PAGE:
I'm in a culinary degree for pastry and baking specifically. but you know chefs are all about doing things the traditional way, for whatever reason. so we've always been told the traditional ratio and nothing else, and we use it for many cakes. but to me, all the butter absolutely ruins the cake for me, noting worse than biting into something, enjoying the flavor of the cake, then hitting a slab of bland mush. HAHA

    I'll be trying out this recipe very soon :)

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    1. I'm so sorry I missed your post! I wonder if you ever tried it and if so, if it worked for you and if you liked it better than the more buttery traditional recipe?

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  19. I'm a smbc lover, and feel my current recipe is on the buttery side, It still gets the wow factor on my cupcakes and pipes lovely on those but have never used it to fill...for the fear of the high fat content and our aussie heat...! so I'm going to try your recipe lesly from Royal bakery sent me here, and I'm so glad she did....loving your blog..so informative..

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    1. If you try it, come back and let me know what you think!

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  20. Love this. I'm the kind of person that dislikes too-sweet-frostings. But also the kind of person that hates butter-flavored-frostings so this is perfect for me.

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    1. I love it, too! It's so creamy and light. It's my favorite for sure. I especially love the chocolate!

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  21. hi I jst want to know tht can I make this icing a day b4 and refrigerate it and use nxt day on cake???????

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    1. Yes you can! The best thing to do is to take it out of the fridge long enough for it to come back to room temp and then re-whip it until it comes back to a good consistency.

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  22. Hello, I was wondering what adding a salted stick of butter does for taste? Do you taste the salt at all? What brand of butter do you recommend?

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    1. I think it adds just a bite of salt, but you can't use salted butter all the way or the icing tastes too much like butter. Just try it and use whatever your taste calls for.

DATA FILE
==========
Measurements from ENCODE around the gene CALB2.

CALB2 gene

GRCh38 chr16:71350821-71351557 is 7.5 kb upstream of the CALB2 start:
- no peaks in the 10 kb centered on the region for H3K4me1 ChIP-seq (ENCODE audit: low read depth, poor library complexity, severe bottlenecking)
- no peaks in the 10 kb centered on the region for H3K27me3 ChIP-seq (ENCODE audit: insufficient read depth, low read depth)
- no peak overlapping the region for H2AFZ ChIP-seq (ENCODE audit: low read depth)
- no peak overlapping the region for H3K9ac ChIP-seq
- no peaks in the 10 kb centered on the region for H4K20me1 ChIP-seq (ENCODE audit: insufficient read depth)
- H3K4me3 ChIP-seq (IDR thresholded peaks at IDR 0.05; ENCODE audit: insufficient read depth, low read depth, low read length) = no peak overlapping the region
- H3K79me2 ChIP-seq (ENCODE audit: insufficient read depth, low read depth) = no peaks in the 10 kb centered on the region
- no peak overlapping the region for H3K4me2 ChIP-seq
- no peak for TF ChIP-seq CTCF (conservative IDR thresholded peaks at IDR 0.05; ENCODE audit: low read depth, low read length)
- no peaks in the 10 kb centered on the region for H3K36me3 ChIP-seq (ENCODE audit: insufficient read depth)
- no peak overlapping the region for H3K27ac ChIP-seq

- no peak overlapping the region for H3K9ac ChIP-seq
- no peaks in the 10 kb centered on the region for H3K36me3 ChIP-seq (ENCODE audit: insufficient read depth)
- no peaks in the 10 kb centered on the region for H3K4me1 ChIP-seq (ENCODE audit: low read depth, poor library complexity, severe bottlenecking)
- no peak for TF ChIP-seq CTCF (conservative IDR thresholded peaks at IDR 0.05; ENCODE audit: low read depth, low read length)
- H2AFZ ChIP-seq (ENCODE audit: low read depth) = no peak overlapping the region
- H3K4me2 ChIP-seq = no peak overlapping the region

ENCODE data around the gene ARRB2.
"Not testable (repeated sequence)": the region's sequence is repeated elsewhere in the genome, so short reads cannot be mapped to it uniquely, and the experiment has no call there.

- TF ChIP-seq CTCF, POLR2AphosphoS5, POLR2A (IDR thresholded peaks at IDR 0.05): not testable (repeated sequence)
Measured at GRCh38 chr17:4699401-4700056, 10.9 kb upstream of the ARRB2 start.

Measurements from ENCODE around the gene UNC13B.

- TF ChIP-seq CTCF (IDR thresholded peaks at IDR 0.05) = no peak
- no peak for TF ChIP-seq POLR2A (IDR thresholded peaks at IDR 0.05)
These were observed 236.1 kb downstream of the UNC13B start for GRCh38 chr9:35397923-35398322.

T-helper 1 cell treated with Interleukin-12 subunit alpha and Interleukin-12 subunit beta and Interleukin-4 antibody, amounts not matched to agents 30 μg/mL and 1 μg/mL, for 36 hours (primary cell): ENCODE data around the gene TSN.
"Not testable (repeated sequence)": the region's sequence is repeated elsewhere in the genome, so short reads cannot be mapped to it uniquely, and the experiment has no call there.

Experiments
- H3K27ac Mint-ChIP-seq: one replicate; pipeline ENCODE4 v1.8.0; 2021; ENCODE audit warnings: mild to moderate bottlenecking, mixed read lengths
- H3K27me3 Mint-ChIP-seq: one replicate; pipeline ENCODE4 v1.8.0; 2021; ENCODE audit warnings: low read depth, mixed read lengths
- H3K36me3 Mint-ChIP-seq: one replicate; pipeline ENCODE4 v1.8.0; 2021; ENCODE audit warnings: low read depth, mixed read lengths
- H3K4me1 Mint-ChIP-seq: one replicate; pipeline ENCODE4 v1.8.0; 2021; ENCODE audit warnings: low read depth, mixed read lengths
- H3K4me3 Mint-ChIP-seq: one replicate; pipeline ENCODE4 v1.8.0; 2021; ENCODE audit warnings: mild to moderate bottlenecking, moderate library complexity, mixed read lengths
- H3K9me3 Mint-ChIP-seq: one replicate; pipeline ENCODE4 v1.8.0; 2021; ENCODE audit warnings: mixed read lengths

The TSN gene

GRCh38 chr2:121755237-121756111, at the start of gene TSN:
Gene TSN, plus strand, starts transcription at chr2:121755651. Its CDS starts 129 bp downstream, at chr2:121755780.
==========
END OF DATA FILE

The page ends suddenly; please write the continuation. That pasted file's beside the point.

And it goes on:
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  23. It's an amazing recipe. I can't wait to try it!

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  24. I have tried smb before (some else's recipe) but similar to yours and mine was a bit runny. I tried keeping it in the fridge and added butter and whipped it too but no luck.
    I warmed my egg whites to 160F and then whipped it up but after about 1/2 of whipping the bowl still wasn't neutral to touch. I thought I would dry the egg whites out and started to add the butter.
    My question is what if the bowl still feels warm to the touch, do I keep the whole bowl in the refrigerator until it cools or just keep on whipping the egg whites/sugar mixture until it cools off. Please help because I really want to try this again.

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    1. Asmita, I've emailed you, but I'll post a couple quick ideas here for others, as well. Heat eggs to 150, not 160. That will help. (Just do the finger test to be sure the sugar is melted thoroughly.) Try warming the eggwhites/sugar in a pan and then transferring it to your mixing bowl (I don't do this, but it could help). Make sure your meringue is not too warm before you add your chilled butter. It's normal for the meringue to soften the butter as you drop it in, but it shouldn't completely melt it into liquid. Your "icing" will be very soupy/sloppy sounding at first - but it should come together quite quickly into a lush, super-thick icing. It's true you can chill the mixing bowl at any time to help cool the icing, and often that helps it bind together, but you must make sure you've started everything off perfectly first. This is such an easy recipe, I hope you'll give it another go. Once you get it right, you'll LOVE it!
      ~ Peggy

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    2. Hi Peggy,
      I have been looking for a good buttercream recipe since a long time since I hate the traditional sweet icing . I like the texture of the regular SMBC but it suffers the taste. I found your site and thought of trying your SMBC. I must say that I just loved it. It is so silky to work with and taste awesome. Not at all sweet and buttery. Its a keeper. Thank you so much for sharing.

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  25. I am trying this soon!! Thank you for sharing!

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  26. I would like to fill and frost 2 dozen cupcakes with this recipe...how much does this recipe yield? Should I double it? Can't wait to try it!